“LIKE” as an evaluation system?

By on September 1st, 2013 in Human Impacts, Privacy & Security, Societal Impact, Topics

The SSIT Logo competition is just closing submissions, however for the month of Sept. (2013) we will be encouraging all interested persons to go to the Facebook group for SSIT and “Like” the logo submissions that they, well, like.  There is a prize for the submission getting the most “Likes”.  But, that is not the prize for the best submission, that prize is being awarded by a panel of judges from SSIT.

So, why use “LIKE” for an award? The answer is simple: “Marketing” … folks can get all of their friends and associates to go and “like” a target item.  This is more of a measure of their quantity of contacts, and perhaps their influence, than any particular quality of the target object.  However … if what you want is for lots of folks to “see” an object, then this is not a bad concept to apply.  With our SSIT contest, besides the Logo it’s self, we ask each submission to explain the relationship of the Logo to SSIT’s mission, purpose, etc.  In short any of their friends who go to “like” the logo will be presented with both their friend’s observations about SSIT, but also the existence of SSIT and whatever else they encounter as they deal with the SSIT stream on Facebook.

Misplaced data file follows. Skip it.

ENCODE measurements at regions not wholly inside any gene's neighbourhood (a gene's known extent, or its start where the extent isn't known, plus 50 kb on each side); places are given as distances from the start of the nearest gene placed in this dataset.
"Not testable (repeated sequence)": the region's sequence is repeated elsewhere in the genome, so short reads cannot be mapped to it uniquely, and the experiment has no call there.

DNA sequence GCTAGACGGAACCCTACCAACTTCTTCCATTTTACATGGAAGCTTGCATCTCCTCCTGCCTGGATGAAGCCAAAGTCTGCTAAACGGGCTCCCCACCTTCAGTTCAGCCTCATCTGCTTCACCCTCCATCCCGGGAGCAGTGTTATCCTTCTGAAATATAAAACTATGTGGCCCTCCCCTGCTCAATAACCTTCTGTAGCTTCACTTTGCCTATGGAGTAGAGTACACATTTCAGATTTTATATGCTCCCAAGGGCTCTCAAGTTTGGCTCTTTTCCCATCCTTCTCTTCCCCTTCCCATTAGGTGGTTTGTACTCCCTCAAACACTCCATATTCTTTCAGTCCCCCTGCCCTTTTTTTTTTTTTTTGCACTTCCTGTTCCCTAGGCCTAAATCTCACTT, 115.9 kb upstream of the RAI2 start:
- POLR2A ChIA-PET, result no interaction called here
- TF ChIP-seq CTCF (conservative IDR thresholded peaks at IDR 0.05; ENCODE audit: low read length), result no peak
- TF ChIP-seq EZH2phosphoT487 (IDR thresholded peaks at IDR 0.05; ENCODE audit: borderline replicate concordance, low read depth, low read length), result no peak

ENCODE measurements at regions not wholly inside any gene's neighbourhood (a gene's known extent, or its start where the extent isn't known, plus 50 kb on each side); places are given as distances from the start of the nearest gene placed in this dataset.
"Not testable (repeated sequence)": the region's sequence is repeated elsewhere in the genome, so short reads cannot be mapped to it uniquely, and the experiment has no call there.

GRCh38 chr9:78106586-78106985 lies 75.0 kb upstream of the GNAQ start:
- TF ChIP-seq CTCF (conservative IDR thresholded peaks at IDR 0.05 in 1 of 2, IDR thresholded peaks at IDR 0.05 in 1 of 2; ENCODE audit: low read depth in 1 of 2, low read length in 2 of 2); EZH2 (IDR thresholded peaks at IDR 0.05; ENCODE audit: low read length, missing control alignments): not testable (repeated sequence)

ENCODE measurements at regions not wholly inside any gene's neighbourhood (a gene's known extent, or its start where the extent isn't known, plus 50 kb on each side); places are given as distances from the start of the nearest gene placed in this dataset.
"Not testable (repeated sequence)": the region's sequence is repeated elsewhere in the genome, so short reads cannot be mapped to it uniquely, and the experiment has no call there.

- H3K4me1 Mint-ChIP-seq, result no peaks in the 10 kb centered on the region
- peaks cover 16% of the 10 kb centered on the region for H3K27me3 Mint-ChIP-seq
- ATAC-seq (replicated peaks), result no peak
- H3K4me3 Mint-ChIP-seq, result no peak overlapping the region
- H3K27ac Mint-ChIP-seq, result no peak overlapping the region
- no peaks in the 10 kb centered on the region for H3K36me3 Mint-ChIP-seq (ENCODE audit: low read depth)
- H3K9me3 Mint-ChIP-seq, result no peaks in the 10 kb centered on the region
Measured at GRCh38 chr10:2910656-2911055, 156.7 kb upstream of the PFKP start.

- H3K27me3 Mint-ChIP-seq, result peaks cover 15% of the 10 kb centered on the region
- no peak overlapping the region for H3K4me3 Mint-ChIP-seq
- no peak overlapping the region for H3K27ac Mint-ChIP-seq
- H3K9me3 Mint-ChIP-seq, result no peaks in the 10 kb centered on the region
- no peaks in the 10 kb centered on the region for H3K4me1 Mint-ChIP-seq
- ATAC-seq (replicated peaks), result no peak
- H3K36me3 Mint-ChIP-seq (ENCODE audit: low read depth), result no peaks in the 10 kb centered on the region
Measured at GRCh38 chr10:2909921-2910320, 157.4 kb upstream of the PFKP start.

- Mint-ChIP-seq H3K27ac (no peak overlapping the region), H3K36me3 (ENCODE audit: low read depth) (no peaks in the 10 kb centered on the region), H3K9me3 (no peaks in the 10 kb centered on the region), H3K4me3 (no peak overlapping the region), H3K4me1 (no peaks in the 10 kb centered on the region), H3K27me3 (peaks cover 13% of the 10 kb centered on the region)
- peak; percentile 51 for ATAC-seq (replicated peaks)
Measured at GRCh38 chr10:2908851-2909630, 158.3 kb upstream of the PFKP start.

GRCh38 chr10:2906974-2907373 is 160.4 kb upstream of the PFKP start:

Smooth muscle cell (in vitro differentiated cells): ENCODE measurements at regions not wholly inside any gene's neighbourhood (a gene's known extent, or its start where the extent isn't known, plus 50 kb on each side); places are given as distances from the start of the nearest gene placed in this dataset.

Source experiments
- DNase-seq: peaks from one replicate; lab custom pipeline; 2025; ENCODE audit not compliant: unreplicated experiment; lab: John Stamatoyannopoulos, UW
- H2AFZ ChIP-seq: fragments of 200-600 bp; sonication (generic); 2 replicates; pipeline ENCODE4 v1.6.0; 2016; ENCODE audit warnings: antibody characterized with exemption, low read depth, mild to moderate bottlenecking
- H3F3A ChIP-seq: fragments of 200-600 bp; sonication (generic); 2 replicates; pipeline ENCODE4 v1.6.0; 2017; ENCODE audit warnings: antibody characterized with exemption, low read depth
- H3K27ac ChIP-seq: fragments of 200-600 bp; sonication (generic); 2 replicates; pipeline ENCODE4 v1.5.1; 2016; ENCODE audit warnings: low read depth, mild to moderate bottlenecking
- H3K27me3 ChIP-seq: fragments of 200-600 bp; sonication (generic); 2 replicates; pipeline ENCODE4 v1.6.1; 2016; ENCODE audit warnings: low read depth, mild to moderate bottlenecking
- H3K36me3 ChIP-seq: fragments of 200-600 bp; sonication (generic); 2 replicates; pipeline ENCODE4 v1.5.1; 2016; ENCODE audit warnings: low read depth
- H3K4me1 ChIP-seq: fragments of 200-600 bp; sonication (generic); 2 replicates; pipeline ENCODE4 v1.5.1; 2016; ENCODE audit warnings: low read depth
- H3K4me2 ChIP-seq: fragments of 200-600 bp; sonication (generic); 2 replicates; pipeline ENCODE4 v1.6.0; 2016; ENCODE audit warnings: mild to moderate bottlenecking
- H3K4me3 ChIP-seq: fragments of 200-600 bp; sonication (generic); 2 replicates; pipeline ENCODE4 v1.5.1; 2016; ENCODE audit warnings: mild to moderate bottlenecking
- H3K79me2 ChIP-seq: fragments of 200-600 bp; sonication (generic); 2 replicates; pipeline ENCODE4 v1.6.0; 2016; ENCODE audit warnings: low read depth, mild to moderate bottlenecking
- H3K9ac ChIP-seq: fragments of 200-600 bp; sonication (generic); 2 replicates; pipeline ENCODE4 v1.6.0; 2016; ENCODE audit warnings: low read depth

Our hope is to have more folks join the Facebook group, and from there, expose more professionals to SSIT’s discussions, topics, considerations, etc.  Ultimately some number of the contact points will get drawn into other aspects of SSIT such as conferences, publications and perhaps even membership and becoming a volunteer.

All of which is quite consistent with the LIKE button as it is used in commerce.  When you visit a page with a “Like” button, Facebook knows you were there, and if you click the button, Facebook knows you actually expressed a presumably positive opinion about that.  From this they can decide how to better provide you with advertising content, etc. — note that I did say they know you were there even if you don’t like the page.   Your Facebook cookies are available to Facebook when they provide the icon for the Like button, along with the web site information, time, date, etc.  But hopefully that is old news for folks following this blog.